South Australia is described anecdotally as the driest state
in the the driest continent on this planet.
That suggests that this land area is poorly resourced with naturally occurring water
sources; be they artesian (below ground), stationary or flowing
(ground level streams, dams, lakes) or airborne (rain).
Most streams in the region flow seasonally only, ground water
bodies are subject to high evaporation rates in summer, and
rain falls predominantly over a short winter season only.
In this situation, capture, retention and potability of
naturally occurring waters is a high priority in development
and settlement decisionmaking.
South Australia encompasses a substantial portion of the plains
which in geological times were covered with ocean. The soil's
high salinity content thereby contaminates both below ground
and on-ground water sources.
Rain water becomes a desirable source of unpolluted waters;
however air pollutants and pollutants on run-off surfaces
particularly in urban areas further contaminate this water
source. Low rainfall levels in the region becomes one of
the natural land capacity limits where in the past development
of greater density now depends on importation of waters from
Major watershed diversion schemes and pipeline distribution
have been undertaken in the past to make large portions of the
In addition to their energy and recurrent maintenance demands,
there is doubt about the sustainability of this approach to land
settlement in the long term.
Already large areas of irrigation abutting rivers has increased
held salinity levels; and areas cleared for grazing abutting
riparian zones of some streams have become salt logged and
Abutting urban areas waste and stormwater pollutant discharge
has measurable detrimental effects on swamp and ocean areas.
Environmental projects limit the use of land to
within occupancy levels where local resources, particularly
water supply, will suffice.
This includes allowing for poor rainfall periods, drawing on
on-ground and in-ground sources only to the extent where
replenishment from local good season rains is then possible.
Water use strategies within developments become integral to
such regional development philosophy, in particular low water
use appliances, waste water treatment and re-use, and disposal
of waters to avoid land damage.
This particularly includes development design to avoid changes
to in-ground waterflows (underground courses), avoid
concentrations of stormwater flows and nutrients and
contaminants in waste waters.
Development creates roof and pavement areas where previously
natural soil absorption dissipated water flows. Concentrations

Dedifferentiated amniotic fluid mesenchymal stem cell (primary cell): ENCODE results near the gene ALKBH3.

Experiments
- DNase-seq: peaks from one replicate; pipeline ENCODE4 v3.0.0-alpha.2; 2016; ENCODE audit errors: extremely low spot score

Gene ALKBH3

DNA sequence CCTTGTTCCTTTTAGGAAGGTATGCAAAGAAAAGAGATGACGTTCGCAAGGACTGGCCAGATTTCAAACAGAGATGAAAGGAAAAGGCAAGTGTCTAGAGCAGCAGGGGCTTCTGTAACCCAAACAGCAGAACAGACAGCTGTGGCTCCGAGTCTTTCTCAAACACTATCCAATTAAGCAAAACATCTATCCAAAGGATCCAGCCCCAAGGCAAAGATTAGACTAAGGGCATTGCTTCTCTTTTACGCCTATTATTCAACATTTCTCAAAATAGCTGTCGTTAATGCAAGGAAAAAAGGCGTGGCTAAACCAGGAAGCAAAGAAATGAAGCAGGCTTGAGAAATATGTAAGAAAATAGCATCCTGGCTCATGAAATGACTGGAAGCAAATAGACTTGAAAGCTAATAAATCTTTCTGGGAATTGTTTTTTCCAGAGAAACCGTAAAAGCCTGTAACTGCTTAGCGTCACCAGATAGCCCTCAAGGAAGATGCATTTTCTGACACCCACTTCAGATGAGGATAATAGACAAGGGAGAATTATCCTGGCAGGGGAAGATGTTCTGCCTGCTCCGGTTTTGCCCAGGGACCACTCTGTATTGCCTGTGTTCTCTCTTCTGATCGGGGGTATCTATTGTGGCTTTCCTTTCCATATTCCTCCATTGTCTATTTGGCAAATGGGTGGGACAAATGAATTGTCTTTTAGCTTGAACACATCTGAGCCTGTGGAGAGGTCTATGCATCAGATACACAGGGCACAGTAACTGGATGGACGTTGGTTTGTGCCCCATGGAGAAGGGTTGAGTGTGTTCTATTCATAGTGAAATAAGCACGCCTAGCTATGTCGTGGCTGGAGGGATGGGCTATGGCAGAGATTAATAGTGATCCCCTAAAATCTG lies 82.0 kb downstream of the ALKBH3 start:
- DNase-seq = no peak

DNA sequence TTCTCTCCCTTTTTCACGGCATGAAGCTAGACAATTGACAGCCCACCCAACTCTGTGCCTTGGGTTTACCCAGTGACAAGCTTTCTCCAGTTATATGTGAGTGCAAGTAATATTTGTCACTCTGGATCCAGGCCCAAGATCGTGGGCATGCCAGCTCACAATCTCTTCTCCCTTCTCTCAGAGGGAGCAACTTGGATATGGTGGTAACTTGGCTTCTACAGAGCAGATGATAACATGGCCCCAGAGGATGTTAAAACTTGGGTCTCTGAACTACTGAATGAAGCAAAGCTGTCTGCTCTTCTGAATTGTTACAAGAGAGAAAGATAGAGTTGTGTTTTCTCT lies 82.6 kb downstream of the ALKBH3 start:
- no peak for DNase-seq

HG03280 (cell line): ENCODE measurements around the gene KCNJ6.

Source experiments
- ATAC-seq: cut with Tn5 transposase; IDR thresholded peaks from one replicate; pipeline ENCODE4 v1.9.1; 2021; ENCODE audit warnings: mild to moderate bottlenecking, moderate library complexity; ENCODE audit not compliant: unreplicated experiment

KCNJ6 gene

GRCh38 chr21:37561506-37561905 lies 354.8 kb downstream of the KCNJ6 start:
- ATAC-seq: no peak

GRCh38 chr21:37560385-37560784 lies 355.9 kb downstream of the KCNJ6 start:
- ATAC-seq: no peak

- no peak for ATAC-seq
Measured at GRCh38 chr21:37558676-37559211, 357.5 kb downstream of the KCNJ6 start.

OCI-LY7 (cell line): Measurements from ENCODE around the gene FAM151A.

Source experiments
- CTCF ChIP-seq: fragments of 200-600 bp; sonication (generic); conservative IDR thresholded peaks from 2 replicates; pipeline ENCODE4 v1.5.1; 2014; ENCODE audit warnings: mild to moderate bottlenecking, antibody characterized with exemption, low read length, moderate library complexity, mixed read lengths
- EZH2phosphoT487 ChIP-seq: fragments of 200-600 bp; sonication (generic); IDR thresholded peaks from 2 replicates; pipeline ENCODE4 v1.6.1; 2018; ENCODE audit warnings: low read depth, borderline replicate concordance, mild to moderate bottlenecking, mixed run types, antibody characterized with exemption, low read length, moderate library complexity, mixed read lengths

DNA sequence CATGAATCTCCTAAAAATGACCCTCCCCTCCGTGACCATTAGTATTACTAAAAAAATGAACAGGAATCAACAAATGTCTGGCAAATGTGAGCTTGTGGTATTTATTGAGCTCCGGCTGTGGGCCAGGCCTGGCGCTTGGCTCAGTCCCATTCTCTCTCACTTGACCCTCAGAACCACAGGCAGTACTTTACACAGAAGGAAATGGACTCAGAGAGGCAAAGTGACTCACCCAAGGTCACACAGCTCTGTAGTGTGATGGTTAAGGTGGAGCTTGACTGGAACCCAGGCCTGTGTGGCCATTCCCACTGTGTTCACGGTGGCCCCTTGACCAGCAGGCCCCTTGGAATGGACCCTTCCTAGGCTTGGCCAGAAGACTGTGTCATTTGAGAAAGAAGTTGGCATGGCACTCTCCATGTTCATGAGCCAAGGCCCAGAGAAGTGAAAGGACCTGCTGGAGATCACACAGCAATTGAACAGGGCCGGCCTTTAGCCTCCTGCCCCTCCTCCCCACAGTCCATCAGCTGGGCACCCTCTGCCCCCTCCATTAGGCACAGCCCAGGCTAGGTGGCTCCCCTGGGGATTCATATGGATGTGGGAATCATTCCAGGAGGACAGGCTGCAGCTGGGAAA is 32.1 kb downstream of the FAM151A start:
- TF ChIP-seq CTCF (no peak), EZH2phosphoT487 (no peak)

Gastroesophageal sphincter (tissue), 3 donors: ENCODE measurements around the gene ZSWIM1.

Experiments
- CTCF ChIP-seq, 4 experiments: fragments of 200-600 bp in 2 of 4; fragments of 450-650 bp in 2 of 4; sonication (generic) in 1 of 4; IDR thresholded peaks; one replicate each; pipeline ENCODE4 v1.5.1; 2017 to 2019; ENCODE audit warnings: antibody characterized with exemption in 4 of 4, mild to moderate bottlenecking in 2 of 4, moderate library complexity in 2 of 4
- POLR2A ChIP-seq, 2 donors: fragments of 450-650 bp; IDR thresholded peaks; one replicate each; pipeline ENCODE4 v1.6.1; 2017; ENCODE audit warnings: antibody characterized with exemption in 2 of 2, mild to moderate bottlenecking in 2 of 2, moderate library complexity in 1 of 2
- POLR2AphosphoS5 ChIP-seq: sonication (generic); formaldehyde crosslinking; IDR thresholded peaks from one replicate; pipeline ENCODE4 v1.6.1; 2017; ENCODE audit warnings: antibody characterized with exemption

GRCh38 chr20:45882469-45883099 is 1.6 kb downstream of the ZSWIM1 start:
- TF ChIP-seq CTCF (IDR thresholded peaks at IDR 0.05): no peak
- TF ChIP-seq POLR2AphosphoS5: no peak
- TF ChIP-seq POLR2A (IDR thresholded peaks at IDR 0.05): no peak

from such hard surfaces need to be dealt with to avoid damage
to land elsewhere.
Conventional stormwater systems pipe such damage sizeable
distances from collection points in concentrated and high
flow speed form.
Environmental projects therefore consider water in
- potable waters -
from unpolluted collecting surfaces or where
basic treatment including UV filter suffices
- stored waters -
from mains or on-ground sources where carbon
filter restores potability
- stormwaters -
from traffiked surfaces, where treatment even
with carbon filter may not restore potability
- grey waters -
waste waters from bathroom, kitchen, laundry
where grease trap and biological treatment
achieves standards suitable for garden watering
- black waters -
septic waste waters unsuitable for human contact
and requiring disposal segregated.
With seasonal water generation, rain water too becomes a
stored water, though usually in covered tanks limiting
contamination by salinity or pollutants; although tanin
from Australian native vegetation retained on collection
surfaces can colour and taint taste.
Development practice therefore includes:-- screens to gutters
- maintenance obligations to clear collection surfaces
- 'first rain' diversion piping and syphon delivery piping diversion and cleaning pipes
Sizing water storage is limited by available rainfall and
roof area. Some calculations allow for top up by out of
seasonal rain thereby reducing storage volume required.
This approach doesn't allow for storing opportunity water from
higher than average seasons against use in drought conditions.
Rain water systems will include mixtures of delivery/storage/
supply infrastructure complete with gravity feed and pumped
sections. These need to be matched to other development features:-
- There is limited size to DC electrical motor pumps
suitable to operate from renewable energy systems without inverter
- various appliances have varied pressure requirements
- while pressure hot water services will operate at low pressure
(<20psi) some low flow shower heads (particularly with aerating
heads) require high pressures (>60psi).
A compromise between
delivery pressure and water saving can be made (removing
some of the waterflow restrictors in such a showerhead).
- water saving strategies includes the use of pressure
balancing tap systems, dual plumbing to allow connection by
separate rain water and bore water supplies
- waste water treatment and re-use is described on the separate page